I have been providing numeracy support in math classes since 2017, and during this time I have had the privilege of watching our students develop in confidence and math understanding. This Term, I am trialling a Pilot Numeracy Support Program I have created with some of our Year 8 and 9 students. Students have been selected based on PAT-M, NAPLAN and Maths Pathway data. Students learn fundamental numeracy skills, using a range of math resources, in classes of no more than twelve students. I hope to reduce their anxiety related to mathematics and help them realise their math potential. By the end of Term 2, these students will be on track to achieving a pathway into VCE mathematics. I look forward to reporting back to you how this goes.

Jenna Dore


Benefit Mindset Challenge

For news about Wellbeing and the Benefit Mindset Challenge, please see the Wellbeing News.


Positive Behaviour Expectations: Mobile Phone Use

Did you know? Even when people are successful at maintaining sustained attention (eg when avoiding the temptation to check their phones) the mere presence of these devices reduces available cognitive capacity. Having a smartphone turned on or off, lying face up or face down on a desk does not matter – having a smartphone within sight or within easy reach reduces a person’s ability to focus and perform tasks because part of their brain is actively working to not pick up or use the phone.

Did you know? Multitasking is an illusion as our brain must literally switch back and for the between two activities which has a cost to attention and productivity. Even brief mental blocks created by shifting between tasks such as checking a phone can impact productivity by 40%.

  • Personal mobile devices are permitted at school and may be used before and after school.
  • During timetabled classes it is the up to the discernment of the classroom teacher as to whether a personal mobile device can be used in class.
  • Personal mobile devices are not permitted for use during breaks (eg recess or lunchtime) without the permission and active supervision of a teacher.


Positive Behaviour Expectations: Student Attendance

Did you know that patterns of late arrival at school or missing classes are early warning signs for educators? Missing one day of school each week adds up to two months missed over a year. Each day absent in high school has an impact on skill development and social connections. Furthermore, poor attendance may be associated with future unemployment, criminal activity, substance abuse, and poorer health and life expectancy.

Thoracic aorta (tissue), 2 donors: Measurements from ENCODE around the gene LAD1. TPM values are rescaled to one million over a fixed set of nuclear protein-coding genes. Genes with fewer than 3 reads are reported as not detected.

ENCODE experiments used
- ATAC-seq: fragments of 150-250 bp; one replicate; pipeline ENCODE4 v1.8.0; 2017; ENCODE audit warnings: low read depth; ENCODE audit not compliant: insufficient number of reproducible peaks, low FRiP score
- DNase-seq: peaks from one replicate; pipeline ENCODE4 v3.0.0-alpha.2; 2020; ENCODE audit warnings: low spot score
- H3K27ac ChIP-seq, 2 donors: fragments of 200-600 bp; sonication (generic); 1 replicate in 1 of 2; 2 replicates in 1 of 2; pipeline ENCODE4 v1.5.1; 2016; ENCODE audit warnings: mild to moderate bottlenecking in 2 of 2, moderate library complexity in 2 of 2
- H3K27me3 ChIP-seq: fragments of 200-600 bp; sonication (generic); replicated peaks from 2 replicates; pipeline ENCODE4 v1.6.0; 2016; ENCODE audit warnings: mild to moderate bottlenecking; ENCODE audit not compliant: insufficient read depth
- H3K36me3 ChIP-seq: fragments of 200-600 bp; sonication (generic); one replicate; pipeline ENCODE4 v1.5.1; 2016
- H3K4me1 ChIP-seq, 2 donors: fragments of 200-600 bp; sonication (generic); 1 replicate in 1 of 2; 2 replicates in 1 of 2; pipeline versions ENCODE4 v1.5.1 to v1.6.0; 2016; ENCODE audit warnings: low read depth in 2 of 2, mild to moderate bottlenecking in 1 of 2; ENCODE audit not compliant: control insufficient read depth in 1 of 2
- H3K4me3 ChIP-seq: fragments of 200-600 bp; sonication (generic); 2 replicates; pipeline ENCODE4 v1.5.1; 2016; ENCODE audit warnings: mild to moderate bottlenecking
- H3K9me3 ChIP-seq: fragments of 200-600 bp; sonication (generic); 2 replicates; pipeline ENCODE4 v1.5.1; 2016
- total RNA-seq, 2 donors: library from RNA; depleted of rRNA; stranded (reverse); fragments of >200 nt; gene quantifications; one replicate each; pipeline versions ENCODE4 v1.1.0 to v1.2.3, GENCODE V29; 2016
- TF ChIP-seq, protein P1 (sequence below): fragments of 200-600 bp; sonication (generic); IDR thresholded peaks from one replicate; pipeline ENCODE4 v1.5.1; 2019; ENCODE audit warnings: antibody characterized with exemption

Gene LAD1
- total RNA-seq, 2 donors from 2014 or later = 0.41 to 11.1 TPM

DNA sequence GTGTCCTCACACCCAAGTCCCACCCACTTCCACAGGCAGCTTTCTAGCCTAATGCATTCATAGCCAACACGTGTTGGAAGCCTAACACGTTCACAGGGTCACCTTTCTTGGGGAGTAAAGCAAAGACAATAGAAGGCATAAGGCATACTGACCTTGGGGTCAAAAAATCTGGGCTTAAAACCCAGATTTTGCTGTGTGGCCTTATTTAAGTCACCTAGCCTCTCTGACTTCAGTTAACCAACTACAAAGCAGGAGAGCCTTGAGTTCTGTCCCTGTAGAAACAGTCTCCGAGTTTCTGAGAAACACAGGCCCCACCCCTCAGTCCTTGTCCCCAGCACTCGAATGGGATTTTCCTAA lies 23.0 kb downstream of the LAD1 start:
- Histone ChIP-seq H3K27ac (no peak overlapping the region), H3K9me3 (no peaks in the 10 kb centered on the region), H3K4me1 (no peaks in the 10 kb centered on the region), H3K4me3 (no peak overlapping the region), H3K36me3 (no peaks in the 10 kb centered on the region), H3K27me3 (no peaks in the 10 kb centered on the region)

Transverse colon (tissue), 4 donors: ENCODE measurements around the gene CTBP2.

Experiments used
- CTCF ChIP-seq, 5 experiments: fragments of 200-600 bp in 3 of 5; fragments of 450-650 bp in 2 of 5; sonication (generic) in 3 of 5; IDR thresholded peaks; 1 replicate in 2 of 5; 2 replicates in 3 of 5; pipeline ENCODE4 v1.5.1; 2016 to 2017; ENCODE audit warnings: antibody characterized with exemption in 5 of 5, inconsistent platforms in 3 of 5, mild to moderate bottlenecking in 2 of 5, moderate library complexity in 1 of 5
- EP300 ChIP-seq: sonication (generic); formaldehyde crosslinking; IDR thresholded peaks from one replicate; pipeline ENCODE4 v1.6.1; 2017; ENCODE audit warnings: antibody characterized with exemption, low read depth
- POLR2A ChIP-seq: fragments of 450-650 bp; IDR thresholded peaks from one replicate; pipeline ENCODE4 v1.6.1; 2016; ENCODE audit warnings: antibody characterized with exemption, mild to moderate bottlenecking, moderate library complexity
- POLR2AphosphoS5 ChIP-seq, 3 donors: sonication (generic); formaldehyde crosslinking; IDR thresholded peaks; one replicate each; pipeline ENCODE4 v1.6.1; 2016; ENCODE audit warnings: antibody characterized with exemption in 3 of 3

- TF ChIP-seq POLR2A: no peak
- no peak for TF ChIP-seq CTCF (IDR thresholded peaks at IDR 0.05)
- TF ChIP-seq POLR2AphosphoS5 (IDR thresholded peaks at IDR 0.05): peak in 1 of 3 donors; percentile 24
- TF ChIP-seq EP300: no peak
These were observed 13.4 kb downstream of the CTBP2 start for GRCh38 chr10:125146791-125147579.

So what can you do as a parent to support your child to develop good attendance patterns?

  • Act early;
  • Talk about the importance of showing up to school every day, make that the expectation;
  • Regular attendance at school sets up good behaviours for regular attendance at work;
  • Help your child maintain daily routines such as finishing homework and getting a good night’s sleep. On average, teenagers need 8 to 9 hours of sleep to be healthy and alert;
  • Monitor your child’s use of the Internet, mobile phone and TV at night to ensure they are not staying up too late or being disturbed while sleeping;
  • Try not to schedule hair, dental or medical appointments during school hours;
  • Arrange family holidays during scheduled school holidays so that your child does not miss out on classes and feel left behind;
  • If it is necessary to be absent from school for an extended period, contact the College;
  • Don’t let your child stay home unless they are genuinely sick;
  • Complaints of headaches or stomach aches may be signs of anxiety;
  • If your child wants to stay home to finish an assignment, rather than letting them stay home, expect them to go to school – make attendance the number one priority;
  • Discuss with your child how they can improve his study habits or adjust their schedules;
  • Encourage your child to use SIMON and OneNote to plan study so that they avoid working late the night before an assignment is due;
  • Be sure to set a good example – how you meet your commitments impacts on how they will meet theirs;
  • Talk to your child. What are their feelings about school? What interests them at school? Are there any difficult situations? It helps if you open these discussions in a relaxed way so that your child knows you are demonstrating concern, not authority;
  • Try to be aware of your child’s social contacts. Peer influence can lead to skipping school, while students without many friends can feel isolated;
  • Encourage meaningful extracurricular activities that your child enjoys, such as sports and clubs, to develop positive relationships and experience success outside of a classroom setting. These activities can help your child feel part of the group, important to the school, and more motivated;
  • Set clear parameters around part-time work. Make sure that the hours your child is working do not impact on their ability to go to school the next day, or interfere with school assessment expectations or exam preparation;
  • Familiarise yourself with the St Francis Xavier’s Attendance Policy. This can help when trying to reason with your child;
  • Monitor your child’s attendance and school performance. Periodically check with their teachers to find out how things are going;
  • If you find it difficult to contact several different teachers by phone, try email. Alternatively, the Care Group Teacher or Head of House may be a helpful point of contact in relation to specific issues;
  • Ask us about what types of flexible or blended learning options we offer.


Useful Contacts and Websites 

Raising Children: 


Youth Beyond Blue:  

Kids Helpline: or phone 1800 55 1800, 24 hours a day, 7 days